Fixed length data is sometimes represented as an array of bytes, Fixed length data is sometimes represented as an array of bytes,
written byte[n], where n is the number of bytes in the array. written byte[n], where n is the number of bytes in the array.
boolean boolean
A boolean value is stored as a single byte. The value 0 A boolean value is stored as a single byte. The value 0
represents false, and the value 1 represents true. All non-zero represents FALSE, and the value 1 represents TRUE. All non-zero
values MUST be interpreted as true; however, applications MUST NOT values MUST be interpreted as TRUE; however, applications MUST NOT
store values other than 0 and 1. store values other than 0 and 1.
uint32 uint32
Represents a 32-bit unsigned integer. Stored as four bytes in the Represents a 32-bit unsigned integer. Stored as four bytes in the
order of decreasing significance (network byte order). order of decreasing significance (network byte order).
For example, the value 699921578 (0x29b7f4aa) is stored as 29 b7 For example, the value 699921578 (0x29b7f4aa) is stored as 29 b7
f4 aa. f4 aa.
uint64
Represents a 64-bit unsigned integer. Stored as eight bytes in
the order of decreasing significance (network byte order).
string string
Arbitrary length binary string. Strings are allowed to contain Arbitrary length binary string. Strings are allowed to contain
arbitrary binary data, including null characters and 8-bit arbitrary binary data, including null characters and 8-bit
characters. They are stored as a uint32 containing its length characters. They are stored as a uint32 containing its length
(number of bytes that follow) and zero (= empty string) or more (number of bytes that follow) and zero (= empty string) or more
bytes that are the value of the string. Terminating null bytes that are the value of the string. Terminating null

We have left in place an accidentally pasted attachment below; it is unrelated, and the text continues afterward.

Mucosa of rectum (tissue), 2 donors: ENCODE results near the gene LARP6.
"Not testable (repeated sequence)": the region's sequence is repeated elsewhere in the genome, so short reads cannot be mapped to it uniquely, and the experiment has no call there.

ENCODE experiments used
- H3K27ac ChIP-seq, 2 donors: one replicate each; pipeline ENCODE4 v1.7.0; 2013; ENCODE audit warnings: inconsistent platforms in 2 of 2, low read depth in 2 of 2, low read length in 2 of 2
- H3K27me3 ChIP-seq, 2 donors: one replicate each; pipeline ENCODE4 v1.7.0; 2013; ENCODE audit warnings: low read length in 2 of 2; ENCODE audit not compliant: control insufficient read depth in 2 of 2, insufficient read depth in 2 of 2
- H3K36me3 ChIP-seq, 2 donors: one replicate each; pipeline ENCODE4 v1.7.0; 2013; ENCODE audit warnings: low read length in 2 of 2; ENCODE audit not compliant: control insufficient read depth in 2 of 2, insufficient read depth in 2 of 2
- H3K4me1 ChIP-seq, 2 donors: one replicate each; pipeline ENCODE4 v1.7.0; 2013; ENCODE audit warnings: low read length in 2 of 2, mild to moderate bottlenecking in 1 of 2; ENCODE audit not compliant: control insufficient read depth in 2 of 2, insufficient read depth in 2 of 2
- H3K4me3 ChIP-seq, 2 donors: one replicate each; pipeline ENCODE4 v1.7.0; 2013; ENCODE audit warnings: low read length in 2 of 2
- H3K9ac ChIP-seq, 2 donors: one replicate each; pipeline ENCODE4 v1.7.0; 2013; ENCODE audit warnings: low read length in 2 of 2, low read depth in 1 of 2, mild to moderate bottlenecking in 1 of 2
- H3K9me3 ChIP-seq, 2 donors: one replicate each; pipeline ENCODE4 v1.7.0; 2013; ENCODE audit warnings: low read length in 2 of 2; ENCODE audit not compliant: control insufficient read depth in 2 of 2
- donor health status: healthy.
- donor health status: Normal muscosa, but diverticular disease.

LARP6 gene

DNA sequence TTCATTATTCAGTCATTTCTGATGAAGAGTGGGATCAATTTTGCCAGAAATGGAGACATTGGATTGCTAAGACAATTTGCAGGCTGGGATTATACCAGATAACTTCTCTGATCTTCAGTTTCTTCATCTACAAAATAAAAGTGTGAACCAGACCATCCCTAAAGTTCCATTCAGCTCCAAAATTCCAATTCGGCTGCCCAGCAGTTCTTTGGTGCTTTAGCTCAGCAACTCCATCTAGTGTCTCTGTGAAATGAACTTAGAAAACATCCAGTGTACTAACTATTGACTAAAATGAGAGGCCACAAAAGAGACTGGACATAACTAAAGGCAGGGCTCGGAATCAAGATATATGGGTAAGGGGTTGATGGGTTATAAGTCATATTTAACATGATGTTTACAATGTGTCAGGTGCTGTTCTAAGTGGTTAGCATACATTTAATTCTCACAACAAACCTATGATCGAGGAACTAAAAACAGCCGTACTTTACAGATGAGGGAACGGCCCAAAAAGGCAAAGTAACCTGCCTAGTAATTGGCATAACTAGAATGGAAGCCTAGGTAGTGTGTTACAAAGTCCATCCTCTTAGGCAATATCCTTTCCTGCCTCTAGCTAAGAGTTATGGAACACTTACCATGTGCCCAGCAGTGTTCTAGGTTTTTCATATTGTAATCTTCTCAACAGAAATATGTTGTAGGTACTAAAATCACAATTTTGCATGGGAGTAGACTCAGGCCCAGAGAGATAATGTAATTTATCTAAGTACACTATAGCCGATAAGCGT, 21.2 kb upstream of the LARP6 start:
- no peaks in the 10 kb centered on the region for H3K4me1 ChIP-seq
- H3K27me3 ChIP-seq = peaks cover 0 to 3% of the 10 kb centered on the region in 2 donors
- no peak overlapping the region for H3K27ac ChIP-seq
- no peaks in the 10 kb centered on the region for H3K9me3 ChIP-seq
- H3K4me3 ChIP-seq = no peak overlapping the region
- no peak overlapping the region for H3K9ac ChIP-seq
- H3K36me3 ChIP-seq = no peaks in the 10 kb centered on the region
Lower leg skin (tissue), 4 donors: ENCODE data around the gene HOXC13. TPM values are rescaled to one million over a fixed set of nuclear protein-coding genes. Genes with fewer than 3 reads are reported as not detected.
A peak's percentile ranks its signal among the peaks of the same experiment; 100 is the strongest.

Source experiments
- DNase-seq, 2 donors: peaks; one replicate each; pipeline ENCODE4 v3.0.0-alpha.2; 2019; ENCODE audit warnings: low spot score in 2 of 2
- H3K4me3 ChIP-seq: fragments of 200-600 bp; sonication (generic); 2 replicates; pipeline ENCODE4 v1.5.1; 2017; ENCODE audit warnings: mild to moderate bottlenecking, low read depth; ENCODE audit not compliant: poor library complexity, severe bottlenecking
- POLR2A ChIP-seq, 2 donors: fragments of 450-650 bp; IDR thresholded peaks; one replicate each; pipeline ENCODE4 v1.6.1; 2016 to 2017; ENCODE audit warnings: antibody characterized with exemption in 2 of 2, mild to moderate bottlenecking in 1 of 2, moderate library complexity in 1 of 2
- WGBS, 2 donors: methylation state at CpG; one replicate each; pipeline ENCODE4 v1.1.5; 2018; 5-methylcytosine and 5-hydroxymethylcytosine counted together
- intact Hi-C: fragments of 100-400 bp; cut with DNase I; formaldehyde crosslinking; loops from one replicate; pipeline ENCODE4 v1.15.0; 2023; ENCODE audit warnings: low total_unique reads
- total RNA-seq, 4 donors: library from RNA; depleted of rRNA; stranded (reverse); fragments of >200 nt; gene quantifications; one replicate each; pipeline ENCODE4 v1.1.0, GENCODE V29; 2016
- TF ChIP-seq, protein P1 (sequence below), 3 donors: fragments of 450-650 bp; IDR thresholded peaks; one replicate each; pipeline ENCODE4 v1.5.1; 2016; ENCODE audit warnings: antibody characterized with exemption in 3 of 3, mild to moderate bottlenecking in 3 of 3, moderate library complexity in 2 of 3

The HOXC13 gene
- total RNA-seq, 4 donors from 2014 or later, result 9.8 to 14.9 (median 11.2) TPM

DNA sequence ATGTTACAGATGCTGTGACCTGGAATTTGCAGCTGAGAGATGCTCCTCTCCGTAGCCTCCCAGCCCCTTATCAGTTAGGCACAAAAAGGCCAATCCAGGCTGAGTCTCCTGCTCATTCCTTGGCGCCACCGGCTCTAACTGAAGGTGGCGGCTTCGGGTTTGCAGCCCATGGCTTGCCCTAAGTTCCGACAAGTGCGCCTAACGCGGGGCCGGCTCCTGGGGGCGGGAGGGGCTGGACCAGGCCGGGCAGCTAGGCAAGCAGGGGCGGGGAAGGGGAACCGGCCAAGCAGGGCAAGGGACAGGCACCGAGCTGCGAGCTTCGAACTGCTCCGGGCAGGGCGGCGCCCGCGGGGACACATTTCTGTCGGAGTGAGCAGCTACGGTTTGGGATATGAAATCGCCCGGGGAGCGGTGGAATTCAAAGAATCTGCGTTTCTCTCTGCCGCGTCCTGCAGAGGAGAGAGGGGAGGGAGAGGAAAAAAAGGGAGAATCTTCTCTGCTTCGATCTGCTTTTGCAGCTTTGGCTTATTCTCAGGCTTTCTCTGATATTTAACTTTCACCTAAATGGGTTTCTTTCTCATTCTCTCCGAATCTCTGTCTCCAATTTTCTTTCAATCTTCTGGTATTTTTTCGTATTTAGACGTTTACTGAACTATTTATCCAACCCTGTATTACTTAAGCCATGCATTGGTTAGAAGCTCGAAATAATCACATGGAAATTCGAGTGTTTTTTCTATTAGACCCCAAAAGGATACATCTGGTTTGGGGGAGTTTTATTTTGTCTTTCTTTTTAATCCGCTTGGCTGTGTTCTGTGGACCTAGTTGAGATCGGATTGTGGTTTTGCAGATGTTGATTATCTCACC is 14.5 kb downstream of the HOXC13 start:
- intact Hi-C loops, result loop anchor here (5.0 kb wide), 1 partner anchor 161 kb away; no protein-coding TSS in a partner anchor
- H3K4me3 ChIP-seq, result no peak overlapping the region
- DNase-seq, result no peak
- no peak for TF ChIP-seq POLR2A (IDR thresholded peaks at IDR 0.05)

characters are not used. characters are not used.
Strings are also used to store text. In that case, US-ASCII is Strings are also used to store text. In that case, US-ASCII is
used for internal names, and ISO-10646 UTF-8 for text that might used for internal names, and ISO-10646 UTF-8 for text that might
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There are also algorithms that are defined in the protocol specification There are also algorithms that are defined in the protocol specification
but are OPTIONAL. Furthermore, it is expected that some organizations but are OPTIONAL. Furthermore, it is expected that some organizations
will want to use their own algorithms. will want to use their own algorithms.
In this protocol, all algorithm identifiers MUST be printable US-ASCII In this protocol, all algorithm identifiers MUST be printable US-ASCII
strings no longer than 64 characters. Names MUST be case-sensitive. strings no longer than 64 characters. Names MUST be case-sensitive.
There are two formats for algorithm names: There are two formats for algorithm names:
o Names that do not contain an at-sign (@) are reserved to be assigned o Names that do not contain an at-sign (@) are reserved to be assigned
by IANA (Internet Assigned Numbers Authority). Examples include by IETF consensus (RFCs). Examples include `3des-cbc', `sha-1',
`3des-cbc', `sha-1', `hmac-sha1', and `zlib' (the quotes are not part `hmac-sha1', and `zlib' (the quotes are not part of the name). Names
of the name). Additional names of this format may be registered with of this format MUST NOT be used without first registering them.
IANA; see Section ``IANA Considerations''. Names of this format MUST Registered names MUST NOT contain an at-sign (@) or a comma (,).
NOT be used without first registering with IANA. Registered names
MUST NOT contain an at-sign (@) or a comma (,).
o Anyone can define additional algorithms by using names in the format o Anyone can define additional algorithms by using names in the format
name@domainname, e.g. "ourcipher-cbc@ssh.fi". The format of the part name@domainname, e.g. "ourcipher-cbc@ssh.com". The format of the part
preceding the at sign is not specified; it MUST consist of US-ASCII preceding the at sign is not specified; it MUST consist of US-ASCII